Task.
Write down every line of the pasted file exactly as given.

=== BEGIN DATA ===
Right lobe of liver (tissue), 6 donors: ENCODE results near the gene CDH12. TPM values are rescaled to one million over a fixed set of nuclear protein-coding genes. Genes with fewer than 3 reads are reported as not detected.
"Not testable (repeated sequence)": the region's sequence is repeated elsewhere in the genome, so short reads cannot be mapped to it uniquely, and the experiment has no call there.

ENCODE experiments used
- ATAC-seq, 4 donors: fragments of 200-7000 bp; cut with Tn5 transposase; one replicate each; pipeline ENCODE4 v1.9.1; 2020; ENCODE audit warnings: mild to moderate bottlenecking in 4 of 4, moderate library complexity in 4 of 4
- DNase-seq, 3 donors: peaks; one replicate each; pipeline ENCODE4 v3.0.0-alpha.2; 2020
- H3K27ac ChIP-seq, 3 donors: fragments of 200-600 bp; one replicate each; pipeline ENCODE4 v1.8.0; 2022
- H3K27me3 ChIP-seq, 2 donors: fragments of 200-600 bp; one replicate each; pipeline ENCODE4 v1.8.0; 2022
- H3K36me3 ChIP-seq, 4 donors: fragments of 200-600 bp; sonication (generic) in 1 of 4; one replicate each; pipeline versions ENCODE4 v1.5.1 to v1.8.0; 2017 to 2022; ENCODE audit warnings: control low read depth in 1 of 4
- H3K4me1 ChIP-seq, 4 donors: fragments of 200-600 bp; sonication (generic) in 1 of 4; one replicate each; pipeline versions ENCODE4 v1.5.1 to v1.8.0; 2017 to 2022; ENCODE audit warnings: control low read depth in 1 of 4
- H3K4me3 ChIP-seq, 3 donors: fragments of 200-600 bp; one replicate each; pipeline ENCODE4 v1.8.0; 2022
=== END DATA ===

Right lobe of liver (tissue), 6 donors: ENCODE results near the gene CDH12. TPM values are rescaled to one million over a fixed set of nuclear protein-coding genes. Genes with fewer than 3 reads are reported as not detected.
"Not testable (repeated sequence)": the region's sequence is repeated elsewhere in the genome, so short reads cannot be mapped to it uniquely, and the experiment has no call there.

ENCODE experiments used
- ATAC-seq, 4 donors: fragments of 200-7000 bp; cut with Tn5 transposase; one replicate each; pipeline ENCODE4 v1.9.1; 2020; ENCODE audit warnings: mild to moderate bottlenecking in 4 of 4, moderate library complexity in 4 of 4
- DNase-seq, 3 donors: peaks; one replicate each; pipeline ENCODE4 v3.0.0-alpha.2; 2020
- H3K27ac ChIP-seq, 3 donors: fragments of 200-600 bp; one replicate each; pipeline ENCODE4 v1.8.0; 2022
- H3K27me3 ChIP-seq, 2 donors: fragments of 200-600 bp; one replicate each; pipeline ENCODE4 v1.8.0; 2022
- H3K36me3 ChIP-seq, 4 donors: fragments of 200-600 bp; sonication (generic) in 1 of 4; one replicate each; pipeline versions ENCODE4 v1.5.1 to v1.8.0; 2017 to 2022; ENCODE audit warnings: control low read depth in 1 of 4
- H3K4me1 ChIP-seq, 4 donors: fragments of 200-600 bp; sonication (generic) in 1 of 4; one replicate each; pipeline versions ENCODE4 v1.5.1 to v1.8.0; 2017 to 2022; ENCODE audit warnings: control low read depth in 1 of 4
- H3K4me3 ChIP-seq, 3 donors: fragments of 200-600 bp; one replicate each; pipeline ENCODE4 v1.8.0; 2022